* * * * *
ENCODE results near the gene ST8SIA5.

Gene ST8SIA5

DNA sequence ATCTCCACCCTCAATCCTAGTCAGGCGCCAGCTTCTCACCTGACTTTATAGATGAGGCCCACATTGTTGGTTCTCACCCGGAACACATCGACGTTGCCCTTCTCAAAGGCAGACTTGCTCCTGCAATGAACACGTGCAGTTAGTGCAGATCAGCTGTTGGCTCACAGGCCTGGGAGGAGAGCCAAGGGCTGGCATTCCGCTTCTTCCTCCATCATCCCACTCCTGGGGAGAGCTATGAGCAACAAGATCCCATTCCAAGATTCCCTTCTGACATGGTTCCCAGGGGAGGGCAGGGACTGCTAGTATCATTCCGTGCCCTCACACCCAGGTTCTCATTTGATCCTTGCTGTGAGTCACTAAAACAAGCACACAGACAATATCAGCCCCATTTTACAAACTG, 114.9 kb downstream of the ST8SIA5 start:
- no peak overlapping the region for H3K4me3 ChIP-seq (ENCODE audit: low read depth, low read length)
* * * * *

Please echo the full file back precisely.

ENCODE results near the gene ST8SIA5.

Gene ST8SIA5

DNA sequence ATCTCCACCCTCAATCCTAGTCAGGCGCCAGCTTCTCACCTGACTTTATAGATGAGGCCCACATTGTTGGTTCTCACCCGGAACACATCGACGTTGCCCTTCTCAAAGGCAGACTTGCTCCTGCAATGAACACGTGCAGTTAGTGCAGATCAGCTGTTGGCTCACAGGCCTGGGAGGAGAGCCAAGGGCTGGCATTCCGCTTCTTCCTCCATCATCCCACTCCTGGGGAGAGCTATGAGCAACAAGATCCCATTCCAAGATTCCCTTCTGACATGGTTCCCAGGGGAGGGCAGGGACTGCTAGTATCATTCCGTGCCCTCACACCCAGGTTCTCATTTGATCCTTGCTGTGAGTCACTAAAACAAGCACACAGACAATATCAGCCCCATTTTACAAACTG, 114.9 kb downstream of the ST8SIA5 start:
- no peak overlapping the region for H3K4me3 ChIP-seq (ENCODE audit: low read depth, low read length)